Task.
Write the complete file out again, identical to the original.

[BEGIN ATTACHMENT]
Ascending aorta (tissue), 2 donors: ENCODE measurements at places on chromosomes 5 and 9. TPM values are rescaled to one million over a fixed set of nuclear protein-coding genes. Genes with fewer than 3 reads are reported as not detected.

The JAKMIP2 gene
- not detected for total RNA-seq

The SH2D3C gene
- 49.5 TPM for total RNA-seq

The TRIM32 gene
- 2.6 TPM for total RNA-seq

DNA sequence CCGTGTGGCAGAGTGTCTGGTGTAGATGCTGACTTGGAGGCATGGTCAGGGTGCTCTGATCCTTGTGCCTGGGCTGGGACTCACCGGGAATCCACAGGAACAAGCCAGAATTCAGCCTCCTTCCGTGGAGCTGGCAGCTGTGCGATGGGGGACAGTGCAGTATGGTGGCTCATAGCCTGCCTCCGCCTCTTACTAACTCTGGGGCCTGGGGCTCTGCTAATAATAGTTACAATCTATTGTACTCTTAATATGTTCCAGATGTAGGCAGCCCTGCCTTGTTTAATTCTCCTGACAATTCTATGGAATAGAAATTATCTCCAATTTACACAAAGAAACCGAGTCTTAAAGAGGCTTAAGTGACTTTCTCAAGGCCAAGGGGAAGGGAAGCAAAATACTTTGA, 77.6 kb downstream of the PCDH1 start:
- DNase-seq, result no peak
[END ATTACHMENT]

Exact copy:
Ascending aorta (tissue), 2 donors: ENCODE measurements at places on chromosomes 5 and 9. TPM values are rescaled to one million over a fixed set of nuclear protein-coding genes. Genes with fewer than 3 reads are reported as not detected.

The JAKMIP2 gene
- not detected for total RNA-seq

The SH2D3C gene
- 49.5 TPM for total RNA-seq

The TRIM32 gene
- 2.6 TPM for total RNA-seq

DNA sequence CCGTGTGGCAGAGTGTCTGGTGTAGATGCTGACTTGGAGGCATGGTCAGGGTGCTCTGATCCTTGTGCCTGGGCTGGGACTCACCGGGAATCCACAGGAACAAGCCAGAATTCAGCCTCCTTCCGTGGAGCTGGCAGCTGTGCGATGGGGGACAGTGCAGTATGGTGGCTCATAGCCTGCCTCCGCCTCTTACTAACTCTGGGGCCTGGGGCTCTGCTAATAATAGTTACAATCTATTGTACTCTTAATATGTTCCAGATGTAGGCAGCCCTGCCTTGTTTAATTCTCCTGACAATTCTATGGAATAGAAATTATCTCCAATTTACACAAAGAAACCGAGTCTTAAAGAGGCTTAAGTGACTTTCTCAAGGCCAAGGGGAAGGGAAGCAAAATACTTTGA, 77.6 kb downstream of the PCDH1 start:
- DNase-seq, result no peak